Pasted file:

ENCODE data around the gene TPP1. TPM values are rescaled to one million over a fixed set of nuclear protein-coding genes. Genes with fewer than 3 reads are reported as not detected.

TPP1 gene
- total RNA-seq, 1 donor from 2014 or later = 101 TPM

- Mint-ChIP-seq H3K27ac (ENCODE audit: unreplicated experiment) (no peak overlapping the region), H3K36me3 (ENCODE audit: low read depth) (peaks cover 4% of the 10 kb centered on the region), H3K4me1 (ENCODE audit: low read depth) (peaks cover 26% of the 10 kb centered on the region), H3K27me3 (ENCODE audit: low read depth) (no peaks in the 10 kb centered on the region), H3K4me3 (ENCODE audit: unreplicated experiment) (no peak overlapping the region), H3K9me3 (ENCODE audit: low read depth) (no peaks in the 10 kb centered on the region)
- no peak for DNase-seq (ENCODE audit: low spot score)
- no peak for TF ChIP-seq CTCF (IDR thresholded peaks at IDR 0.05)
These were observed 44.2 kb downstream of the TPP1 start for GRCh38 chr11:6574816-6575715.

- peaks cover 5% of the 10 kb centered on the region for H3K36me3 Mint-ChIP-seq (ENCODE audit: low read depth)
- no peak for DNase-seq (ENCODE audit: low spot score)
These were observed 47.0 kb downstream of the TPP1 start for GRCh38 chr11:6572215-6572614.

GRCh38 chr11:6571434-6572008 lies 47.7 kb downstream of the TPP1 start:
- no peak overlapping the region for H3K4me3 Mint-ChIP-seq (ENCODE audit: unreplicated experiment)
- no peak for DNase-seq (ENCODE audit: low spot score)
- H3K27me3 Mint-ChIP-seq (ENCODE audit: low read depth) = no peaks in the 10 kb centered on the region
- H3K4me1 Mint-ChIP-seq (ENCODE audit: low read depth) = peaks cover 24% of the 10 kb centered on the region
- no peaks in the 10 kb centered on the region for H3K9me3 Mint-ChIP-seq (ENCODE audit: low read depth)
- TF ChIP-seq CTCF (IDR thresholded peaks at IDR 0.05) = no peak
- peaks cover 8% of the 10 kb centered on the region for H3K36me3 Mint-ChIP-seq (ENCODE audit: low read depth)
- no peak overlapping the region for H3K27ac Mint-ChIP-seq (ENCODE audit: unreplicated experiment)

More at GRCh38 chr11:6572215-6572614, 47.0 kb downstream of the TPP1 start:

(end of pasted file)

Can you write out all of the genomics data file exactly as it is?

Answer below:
ENCODE data around the gene TPP1. TPM values are rescaled to one million over a fixed set of nuclear protein-coding genes. Genes with fewer than 3 reads are reported as not detected.

TPP1 gene
- total RNA-seq, 1 donor from 2014 or later = 101 TPM

- Mint-ChIP-seq H3K27ac (ENCODE audit: unreplicated experiment) (no peak overlapping the region), H3K36me3 (ENCODE audit: low read depth) (peaks cover 4% of the 10 kb centered on the region), H3K4me1 (ENCODE audit: low read depth) (peaks cover 26% of the 10 kb centered on the region), H3K27me3 (ENCODE audit: low read depth) (no peaks in the 10 kb centered on the region), H3K4me3 (ENCODE audit: unreplicated experiment) (no peak overlapping the region), H3K9me3 (ENCODE audit: low read depth) (no peaks in the 10 kb centered on the region)
- no peak for DNase-seq (ENCODE audit: low spot score)
- no peak for TF ChIP-seq CTCF (IDR thresholded peaks at IDR 0.05)
These were observed 44.2 kb downstream of the TPP1 start for GRCh38 chr11:6574816-6575715.

- peaks cover 5% of the 10 kb centered on the region for H3K36me3 Mint-ChIP-seq (ENCODE audit: low read depth)
- no peak for DNase-seq (ENCODE audit: low spot score)
These were observed 47.0 kb downstream of the TPP1 start for GRCh38 chr11:6572215-6572614.

GRCh38 chr11:6571434-6572008 lies 47.7 kb downstream of the TPP1 start:
- no peak overlapping the region for H3K4me3 Mint-ChIP-seq (ENCODE audit: unreplicated experiment)
- no peak for DNase-seq (ENCODE audit: low spot score)
- H3K27me3 Mint-ChIP-seq (ENCODE audit: low read depth) = no peaks in the 10 kb centered on the region
- H3K4me1 Mint-ChIP-seq (ENCODE audit: low read depth) = peaks cover 24% of the 10 kb centered on the region
- no peaks in the 10 kb centered on the region for H3K9me3 Mint-ChIP-seq (ENCODE audit: low read depth)
- TF ChIP-seq CTCF (IDR thresholded peaks at IDR 0.05) = no peak
- peaks cover 8% of the 10 kb centered on the region for H3K36me3 Mint-ChIP-seq (ENCODE audit: low read depth)
- no peak overlapping the region for H3K27ac Mint-ChIP-seq (ENCODE audit: unreplicated experiment)

More at GRCh38 chr11:6572215-6572614, 47.0 kb downstream of the TPP1 start: